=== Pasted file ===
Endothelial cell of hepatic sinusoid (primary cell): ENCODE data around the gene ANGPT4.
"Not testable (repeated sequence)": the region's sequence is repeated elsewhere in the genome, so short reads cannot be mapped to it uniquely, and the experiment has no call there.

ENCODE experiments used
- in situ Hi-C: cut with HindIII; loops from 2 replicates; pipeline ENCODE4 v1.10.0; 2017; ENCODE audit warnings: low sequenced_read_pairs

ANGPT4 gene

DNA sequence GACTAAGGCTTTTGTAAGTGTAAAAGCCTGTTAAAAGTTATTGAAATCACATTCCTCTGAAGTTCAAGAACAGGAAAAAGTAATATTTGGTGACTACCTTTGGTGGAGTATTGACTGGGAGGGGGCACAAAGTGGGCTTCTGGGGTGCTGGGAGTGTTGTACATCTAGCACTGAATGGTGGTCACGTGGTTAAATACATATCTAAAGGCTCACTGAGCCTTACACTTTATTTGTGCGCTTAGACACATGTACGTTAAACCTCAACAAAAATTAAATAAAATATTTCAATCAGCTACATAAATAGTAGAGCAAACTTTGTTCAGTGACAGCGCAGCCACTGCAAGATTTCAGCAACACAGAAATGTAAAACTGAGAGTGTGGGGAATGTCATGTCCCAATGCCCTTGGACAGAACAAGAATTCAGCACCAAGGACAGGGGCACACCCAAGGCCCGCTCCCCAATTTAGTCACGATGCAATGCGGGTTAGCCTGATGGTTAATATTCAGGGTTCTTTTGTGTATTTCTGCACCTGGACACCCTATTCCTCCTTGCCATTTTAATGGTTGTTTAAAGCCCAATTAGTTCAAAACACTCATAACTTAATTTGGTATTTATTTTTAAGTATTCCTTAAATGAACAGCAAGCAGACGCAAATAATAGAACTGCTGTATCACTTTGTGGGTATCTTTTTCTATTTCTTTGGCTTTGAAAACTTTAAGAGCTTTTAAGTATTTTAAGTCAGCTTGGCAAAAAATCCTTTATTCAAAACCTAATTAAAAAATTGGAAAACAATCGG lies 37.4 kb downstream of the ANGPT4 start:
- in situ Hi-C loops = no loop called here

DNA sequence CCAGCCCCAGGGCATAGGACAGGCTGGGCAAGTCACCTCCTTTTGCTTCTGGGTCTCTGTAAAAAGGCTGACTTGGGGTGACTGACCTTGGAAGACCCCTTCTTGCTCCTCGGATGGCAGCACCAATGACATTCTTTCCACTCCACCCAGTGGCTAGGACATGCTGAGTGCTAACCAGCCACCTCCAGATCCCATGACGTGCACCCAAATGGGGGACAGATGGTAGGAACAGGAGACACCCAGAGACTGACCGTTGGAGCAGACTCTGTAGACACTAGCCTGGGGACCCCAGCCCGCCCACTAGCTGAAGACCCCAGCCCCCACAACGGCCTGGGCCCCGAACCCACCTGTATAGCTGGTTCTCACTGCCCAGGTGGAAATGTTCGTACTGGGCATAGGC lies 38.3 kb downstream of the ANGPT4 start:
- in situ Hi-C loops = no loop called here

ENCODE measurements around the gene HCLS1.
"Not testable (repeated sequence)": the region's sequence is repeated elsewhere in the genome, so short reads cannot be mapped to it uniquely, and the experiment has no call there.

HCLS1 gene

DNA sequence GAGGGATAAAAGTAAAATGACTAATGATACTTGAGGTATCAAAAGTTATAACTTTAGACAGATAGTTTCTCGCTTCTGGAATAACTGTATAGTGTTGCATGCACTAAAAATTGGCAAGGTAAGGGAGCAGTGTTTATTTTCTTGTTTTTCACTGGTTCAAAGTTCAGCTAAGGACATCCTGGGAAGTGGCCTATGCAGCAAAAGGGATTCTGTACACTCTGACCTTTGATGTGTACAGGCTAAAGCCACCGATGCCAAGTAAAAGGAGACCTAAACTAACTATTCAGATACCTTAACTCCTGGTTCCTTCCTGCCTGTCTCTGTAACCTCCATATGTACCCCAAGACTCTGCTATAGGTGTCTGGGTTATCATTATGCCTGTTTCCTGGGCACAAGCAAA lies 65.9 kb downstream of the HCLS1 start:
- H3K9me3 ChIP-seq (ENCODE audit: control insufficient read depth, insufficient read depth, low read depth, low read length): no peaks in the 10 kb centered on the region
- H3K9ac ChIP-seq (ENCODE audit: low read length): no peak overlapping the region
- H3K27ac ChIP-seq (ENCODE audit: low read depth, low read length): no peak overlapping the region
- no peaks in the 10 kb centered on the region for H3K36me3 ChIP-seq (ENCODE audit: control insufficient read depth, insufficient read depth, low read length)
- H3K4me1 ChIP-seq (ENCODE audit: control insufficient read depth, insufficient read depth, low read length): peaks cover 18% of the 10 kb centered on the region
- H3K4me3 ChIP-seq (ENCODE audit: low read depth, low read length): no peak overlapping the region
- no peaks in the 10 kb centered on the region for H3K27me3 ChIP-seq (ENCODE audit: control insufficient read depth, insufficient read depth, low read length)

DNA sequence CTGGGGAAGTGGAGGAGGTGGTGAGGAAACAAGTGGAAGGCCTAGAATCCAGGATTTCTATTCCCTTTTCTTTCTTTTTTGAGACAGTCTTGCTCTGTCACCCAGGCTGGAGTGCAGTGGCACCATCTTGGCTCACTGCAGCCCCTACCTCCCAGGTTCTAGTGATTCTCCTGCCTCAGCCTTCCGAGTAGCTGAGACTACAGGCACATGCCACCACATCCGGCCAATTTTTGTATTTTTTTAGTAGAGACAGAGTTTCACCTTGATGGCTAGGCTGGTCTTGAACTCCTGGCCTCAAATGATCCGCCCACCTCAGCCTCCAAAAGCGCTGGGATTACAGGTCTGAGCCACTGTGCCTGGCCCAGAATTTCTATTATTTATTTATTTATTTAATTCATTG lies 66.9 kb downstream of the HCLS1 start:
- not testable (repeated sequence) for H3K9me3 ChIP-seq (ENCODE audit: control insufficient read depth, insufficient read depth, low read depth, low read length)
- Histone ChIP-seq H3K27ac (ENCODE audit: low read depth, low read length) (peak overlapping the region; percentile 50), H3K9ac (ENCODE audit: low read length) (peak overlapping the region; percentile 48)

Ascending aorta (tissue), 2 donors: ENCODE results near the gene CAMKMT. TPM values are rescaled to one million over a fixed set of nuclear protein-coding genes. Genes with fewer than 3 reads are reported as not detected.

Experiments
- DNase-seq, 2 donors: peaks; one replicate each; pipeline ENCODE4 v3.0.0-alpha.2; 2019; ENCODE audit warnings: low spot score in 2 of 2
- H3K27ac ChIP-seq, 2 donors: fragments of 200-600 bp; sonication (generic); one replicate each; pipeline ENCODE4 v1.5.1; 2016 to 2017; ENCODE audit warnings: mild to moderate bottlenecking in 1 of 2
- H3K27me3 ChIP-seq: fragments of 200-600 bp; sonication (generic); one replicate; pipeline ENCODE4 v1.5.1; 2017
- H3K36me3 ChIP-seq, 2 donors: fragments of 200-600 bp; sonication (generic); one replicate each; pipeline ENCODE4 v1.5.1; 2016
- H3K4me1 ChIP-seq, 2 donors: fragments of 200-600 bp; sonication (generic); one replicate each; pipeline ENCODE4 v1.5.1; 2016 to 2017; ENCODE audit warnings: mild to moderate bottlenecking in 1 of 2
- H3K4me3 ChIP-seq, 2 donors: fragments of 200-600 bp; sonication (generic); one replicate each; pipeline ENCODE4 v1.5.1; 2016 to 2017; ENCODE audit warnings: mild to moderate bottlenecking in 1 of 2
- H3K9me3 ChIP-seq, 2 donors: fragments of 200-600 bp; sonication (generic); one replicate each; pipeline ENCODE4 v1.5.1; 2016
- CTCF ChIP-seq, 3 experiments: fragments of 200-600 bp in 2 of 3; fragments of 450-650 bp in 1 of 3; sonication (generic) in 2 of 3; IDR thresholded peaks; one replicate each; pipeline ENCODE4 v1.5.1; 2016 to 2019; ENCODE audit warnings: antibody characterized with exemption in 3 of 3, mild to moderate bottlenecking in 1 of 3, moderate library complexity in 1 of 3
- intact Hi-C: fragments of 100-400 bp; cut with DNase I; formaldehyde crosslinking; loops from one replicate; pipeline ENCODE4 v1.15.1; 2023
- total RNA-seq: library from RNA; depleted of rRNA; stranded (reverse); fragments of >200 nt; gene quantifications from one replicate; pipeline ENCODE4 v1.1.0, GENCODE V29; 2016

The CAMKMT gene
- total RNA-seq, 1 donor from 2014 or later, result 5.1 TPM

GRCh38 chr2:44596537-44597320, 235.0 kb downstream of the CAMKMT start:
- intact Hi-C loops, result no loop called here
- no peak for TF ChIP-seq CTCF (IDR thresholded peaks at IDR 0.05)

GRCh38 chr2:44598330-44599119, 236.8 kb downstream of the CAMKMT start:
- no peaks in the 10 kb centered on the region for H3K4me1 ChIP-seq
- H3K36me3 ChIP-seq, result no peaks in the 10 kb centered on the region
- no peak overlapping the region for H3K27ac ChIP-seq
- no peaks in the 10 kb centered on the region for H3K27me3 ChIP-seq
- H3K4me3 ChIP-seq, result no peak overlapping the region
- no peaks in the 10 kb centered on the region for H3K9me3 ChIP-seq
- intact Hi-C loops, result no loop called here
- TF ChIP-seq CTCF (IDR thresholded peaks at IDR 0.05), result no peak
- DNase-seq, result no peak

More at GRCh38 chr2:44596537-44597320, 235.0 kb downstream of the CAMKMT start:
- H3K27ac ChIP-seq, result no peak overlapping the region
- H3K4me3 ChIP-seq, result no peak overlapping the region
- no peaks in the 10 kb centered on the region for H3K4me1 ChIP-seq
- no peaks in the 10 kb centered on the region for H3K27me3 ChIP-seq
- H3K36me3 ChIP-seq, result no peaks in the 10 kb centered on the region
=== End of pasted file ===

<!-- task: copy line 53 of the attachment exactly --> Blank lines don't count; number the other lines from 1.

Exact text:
- H3K4me3 ChIP-seq, result no peak overlapping the region